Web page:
Hell, the movie itself relishes making Moose look like an idiot, like when he approaches a bartender at a party and asks for a strawberry milkshake, then later nearly sticks his face in a plate of hors d’oeuvres before reeling away gagging. It’s unclear if the audience is supposed to feel sorry for Moose, or repulsed by him, but you can tell what Durst and his co-screenwriter Dave Bekerman think of him, when the first line of dialogue he utters is “I can’t talk too long, I gotta poo.”
Travolta really gives it his all here, plus more on top of that, plus some more piled on the side, plus wait, don’t go, he has a little more for you to take home in a bag.
Moose is a Hollywood Boulevard street performer whose character is, for no discernible reason, a British bobby who speaks with an atrocious “ello guv’nor” accent and wears a fake mustache over his real mustache. Not surprisingly, he makes about $3 a night doing this, while another performer, bullying junkie Todd (Jacob Grodnik) rakes in the big bucks by doing gross fake blood party tricks. In addition to Durst working out his anger towards a real-life fan, The Fanatic also seems to be trying to say something about Hollywood, and how it only rewards mean and dishonest people, while innocent waifs like Moose get chewed up and spit out.
But here’s the thing: Moose is as big a jerk as very nearly every other character in this movie. He’s childish, temperamental, ungrateful to the precious few people who do show him kindness, and he refuses to take no for an answer. Every encounter Moose has with Hunter is increasingly hostile, with Hunter threatening Moose and Moose whining “I’m not a stalker, I’m a faaaaaaaan!” Yet, he continues showing up at Hunter’s house, accidentally killing his maid (whose body is just left in the yard out in the open) and sneaking around inside when he’s not there.
This scene is both the highlight and lowlight of The Fanatic. It’s a highlight because it’s hilarious to see an adult man running around a house like Macauley Culkin in Home Alone. And yet, it’s a lowlight because Durst is such an incompetent writer/director that it’s unclear how the audience is supposed to feel watching Moose pound on a piano while singing “You rock my head and you rattle my head” or putting deer antlers on his head and saying “Heeeeere’s Moosey!” Is it meant to be funny? Creepy? Scary? Is Moose just a harmless kook, or is he dangerous?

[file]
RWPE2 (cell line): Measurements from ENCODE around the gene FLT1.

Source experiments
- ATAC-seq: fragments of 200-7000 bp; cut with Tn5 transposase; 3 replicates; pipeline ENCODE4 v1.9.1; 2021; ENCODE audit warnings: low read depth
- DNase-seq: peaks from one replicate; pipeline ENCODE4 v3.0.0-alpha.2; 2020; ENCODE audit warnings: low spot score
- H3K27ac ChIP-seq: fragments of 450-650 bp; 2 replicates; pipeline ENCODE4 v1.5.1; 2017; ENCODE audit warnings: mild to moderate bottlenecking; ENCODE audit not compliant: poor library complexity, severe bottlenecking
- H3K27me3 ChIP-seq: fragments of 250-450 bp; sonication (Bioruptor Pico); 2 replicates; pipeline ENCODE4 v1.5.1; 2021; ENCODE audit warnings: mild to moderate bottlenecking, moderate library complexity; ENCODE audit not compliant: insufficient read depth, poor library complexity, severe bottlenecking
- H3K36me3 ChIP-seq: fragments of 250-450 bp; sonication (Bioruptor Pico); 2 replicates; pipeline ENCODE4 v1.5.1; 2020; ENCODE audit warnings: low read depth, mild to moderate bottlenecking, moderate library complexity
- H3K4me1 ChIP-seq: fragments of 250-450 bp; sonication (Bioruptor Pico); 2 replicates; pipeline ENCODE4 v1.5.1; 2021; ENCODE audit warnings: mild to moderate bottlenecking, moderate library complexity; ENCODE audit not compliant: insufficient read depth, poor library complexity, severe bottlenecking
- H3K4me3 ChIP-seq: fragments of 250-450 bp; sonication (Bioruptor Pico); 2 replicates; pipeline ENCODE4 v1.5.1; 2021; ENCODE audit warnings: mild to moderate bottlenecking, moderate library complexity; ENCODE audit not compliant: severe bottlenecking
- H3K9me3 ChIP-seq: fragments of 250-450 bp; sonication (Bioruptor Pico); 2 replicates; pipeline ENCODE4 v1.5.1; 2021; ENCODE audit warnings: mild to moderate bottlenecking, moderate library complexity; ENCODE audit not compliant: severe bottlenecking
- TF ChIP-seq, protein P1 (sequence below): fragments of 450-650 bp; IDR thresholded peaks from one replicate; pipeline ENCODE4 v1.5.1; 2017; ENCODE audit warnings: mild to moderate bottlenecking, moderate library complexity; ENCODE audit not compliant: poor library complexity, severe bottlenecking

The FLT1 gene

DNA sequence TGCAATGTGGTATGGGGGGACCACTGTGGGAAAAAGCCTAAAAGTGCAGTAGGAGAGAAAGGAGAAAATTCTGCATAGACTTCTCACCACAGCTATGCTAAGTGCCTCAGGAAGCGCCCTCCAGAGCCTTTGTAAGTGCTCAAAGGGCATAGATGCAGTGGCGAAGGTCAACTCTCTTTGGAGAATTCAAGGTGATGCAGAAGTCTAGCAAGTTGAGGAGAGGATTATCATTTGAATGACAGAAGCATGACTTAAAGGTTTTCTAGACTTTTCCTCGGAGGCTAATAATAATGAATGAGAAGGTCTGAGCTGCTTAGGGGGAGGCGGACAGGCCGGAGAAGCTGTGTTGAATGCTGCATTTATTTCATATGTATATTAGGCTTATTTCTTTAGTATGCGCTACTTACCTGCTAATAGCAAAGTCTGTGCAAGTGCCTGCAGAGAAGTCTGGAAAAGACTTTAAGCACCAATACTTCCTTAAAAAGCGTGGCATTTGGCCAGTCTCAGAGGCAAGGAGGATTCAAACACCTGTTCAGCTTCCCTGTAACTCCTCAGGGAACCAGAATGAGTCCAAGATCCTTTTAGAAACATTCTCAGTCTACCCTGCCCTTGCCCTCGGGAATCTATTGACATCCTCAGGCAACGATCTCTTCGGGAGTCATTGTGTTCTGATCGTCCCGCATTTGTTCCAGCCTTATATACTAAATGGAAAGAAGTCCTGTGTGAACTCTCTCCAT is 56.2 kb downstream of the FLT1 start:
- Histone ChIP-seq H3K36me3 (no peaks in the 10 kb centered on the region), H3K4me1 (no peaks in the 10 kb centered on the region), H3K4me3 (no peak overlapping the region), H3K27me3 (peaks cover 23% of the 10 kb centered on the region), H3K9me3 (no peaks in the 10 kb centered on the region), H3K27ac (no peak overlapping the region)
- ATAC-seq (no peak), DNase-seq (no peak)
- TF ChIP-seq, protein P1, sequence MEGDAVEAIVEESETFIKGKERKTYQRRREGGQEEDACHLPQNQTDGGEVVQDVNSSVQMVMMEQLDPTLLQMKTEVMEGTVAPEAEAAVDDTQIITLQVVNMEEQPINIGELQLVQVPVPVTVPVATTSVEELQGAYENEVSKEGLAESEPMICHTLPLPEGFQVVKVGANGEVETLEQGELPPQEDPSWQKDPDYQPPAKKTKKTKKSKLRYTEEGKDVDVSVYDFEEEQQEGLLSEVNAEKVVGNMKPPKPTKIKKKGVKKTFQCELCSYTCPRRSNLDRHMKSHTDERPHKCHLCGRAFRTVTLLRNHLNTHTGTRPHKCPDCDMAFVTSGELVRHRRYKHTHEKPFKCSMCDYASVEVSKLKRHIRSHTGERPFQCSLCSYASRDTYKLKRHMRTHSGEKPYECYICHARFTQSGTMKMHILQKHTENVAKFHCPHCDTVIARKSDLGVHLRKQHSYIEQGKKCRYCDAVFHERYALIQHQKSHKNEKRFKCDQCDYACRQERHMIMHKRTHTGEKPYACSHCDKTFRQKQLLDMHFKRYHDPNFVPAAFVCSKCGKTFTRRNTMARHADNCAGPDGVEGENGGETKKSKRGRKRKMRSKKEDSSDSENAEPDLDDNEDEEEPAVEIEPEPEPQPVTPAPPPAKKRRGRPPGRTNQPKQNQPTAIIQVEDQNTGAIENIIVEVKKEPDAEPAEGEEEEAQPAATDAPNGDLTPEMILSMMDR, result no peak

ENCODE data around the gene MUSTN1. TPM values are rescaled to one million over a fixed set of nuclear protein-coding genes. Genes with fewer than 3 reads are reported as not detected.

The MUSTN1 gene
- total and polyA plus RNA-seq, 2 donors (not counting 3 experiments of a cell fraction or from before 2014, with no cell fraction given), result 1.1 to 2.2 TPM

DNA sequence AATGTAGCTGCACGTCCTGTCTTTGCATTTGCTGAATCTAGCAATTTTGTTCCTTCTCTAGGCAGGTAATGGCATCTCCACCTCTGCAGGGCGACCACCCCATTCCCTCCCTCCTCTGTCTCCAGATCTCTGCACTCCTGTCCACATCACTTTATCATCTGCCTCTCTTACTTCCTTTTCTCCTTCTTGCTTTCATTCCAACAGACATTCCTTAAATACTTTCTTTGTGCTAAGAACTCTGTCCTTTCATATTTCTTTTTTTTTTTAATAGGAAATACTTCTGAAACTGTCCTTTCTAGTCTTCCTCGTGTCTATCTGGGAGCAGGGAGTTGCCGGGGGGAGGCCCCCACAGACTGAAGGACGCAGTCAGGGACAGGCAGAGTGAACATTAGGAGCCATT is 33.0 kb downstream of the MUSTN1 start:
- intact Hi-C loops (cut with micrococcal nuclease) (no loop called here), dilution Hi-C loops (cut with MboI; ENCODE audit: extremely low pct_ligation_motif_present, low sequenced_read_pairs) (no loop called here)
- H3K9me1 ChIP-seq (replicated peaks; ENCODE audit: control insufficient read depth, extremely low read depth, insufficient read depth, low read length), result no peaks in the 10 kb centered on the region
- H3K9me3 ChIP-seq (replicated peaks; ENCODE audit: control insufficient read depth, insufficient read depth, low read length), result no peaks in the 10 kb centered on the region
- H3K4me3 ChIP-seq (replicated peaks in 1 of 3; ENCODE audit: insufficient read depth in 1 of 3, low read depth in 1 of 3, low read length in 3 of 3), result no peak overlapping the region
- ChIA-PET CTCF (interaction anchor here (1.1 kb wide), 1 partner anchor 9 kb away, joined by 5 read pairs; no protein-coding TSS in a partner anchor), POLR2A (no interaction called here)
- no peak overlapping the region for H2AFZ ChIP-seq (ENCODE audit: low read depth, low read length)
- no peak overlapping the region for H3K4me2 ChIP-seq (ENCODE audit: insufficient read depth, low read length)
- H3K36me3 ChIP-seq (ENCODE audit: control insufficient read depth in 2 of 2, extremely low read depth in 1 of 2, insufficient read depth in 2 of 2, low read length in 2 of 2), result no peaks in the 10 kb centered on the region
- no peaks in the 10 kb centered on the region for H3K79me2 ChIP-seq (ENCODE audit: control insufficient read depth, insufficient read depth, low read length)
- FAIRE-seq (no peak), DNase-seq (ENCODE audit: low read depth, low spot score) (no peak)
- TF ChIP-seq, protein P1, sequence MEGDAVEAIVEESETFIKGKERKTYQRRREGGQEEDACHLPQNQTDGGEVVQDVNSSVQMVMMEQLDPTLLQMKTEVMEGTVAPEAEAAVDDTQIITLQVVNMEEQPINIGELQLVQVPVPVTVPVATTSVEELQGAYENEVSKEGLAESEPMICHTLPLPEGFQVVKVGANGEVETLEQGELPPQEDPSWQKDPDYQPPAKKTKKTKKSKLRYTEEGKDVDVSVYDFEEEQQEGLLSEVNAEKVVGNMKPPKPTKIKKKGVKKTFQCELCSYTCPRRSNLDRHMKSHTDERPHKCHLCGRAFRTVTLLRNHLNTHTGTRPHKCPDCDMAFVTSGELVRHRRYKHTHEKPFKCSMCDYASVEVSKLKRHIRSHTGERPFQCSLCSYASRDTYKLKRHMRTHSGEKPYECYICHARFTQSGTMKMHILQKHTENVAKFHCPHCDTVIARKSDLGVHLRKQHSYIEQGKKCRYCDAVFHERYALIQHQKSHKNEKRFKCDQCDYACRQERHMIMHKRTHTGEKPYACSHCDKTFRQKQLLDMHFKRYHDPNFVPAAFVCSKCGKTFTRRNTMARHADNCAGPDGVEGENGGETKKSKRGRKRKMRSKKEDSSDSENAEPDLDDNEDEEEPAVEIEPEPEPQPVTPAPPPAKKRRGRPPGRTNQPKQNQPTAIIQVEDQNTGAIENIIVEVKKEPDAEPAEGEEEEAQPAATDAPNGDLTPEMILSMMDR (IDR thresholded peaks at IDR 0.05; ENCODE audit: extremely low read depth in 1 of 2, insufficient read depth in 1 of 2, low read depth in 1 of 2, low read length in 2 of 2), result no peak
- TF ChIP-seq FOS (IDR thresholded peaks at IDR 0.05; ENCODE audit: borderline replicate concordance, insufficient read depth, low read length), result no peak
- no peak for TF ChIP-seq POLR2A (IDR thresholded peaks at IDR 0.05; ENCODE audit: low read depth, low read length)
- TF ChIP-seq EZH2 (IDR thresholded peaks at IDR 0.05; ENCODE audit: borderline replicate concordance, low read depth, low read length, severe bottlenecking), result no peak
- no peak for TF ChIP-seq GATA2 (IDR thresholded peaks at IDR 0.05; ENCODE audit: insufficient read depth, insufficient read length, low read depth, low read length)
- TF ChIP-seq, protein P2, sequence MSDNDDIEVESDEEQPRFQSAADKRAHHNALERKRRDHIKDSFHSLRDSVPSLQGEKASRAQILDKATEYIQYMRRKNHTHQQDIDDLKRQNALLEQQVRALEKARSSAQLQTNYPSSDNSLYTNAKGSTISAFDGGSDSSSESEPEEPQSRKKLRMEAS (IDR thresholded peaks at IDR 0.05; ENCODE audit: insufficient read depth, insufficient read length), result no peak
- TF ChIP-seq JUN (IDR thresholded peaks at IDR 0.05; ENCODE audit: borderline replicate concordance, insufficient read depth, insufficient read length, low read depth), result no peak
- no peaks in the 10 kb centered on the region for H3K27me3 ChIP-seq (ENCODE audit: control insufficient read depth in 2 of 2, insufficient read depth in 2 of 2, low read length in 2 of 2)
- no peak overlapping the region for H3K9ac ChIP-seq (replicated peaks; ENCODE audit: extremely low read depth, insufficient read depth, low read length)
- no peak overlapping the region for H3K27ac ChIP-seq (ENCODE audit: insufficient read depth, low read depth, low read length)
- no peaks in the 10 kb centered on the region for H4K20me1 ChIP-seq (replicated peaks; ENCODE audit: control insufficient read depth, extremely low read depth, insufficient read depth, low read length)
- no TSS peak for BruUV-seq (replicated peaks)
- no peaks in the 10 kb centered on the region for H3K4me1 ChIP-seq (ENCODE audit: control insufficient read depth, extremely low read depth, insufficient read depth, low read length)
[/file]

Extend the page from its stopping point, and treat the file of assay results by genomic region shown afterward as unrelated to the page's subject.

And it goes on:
A moment when Moose, after reading a potential script for Hunter, throws it down in disgust and says “This is not a good script, he should not do it” suggests that maybe, possibly, Durst has the slightest bit of self-awareness, and yet the film ends on a bleak and serious note, with the suggestion that the movie isn’t just saying something about obsessed fans, but society itself. This is rich considering that, mid-way through the film, Hunter rocks out to a Limp Bizkit song, trying to impress his young son with how cool he used to be.
The movie concludes with Moose tying Hunter to his bed and taunting him with his vast knowledge of horror movies. “Night of the Living Dead,” he says at one point. “Why don’t you know that?” Hunter’s expression of perplexed exasperation matches that of the audience’s. Surprisingly, Moose does make it to the end, as much as the film suggests that he should be made to pay merely for his existence. He ends up short a couple fingers and an eye, though, but when he stumbles onto Hollywood Boulevard wounded and covered in blood, suddenly tourists can’t stop giving him money. He’s a hit. Because that’s what the fans want, blood, get it??
So, as you’ve probably surmised by now, 1981’s The Fan is, to my estimation at least, head and shoulders above other movies in its same genre. It’s clear cut, it doesn’t try any cutesy “but who’s really the villain here?” nonsense, it’s consistent in tone. Biehn is genuinely creepy, whereas De Niro is just loud and Travolta is…well, god only knows, but he’s not creepy, or scary, or intimidating or anything else that the antagonist in an obsessed stalker movie should be. More than anything else, it’s fun, which isn’t a word that can be applied to either the 1996 The Fan, which is rote and boring, or The Fanatic, which is exhausting. Put it up as a double feature with Alicia Silverstone’s The Crush, another camp classic about a troubled loner with a raging case of erotomania, and you’ve got a party. A party that only a few people might show up for, but at least you know they’re all going to be cool people.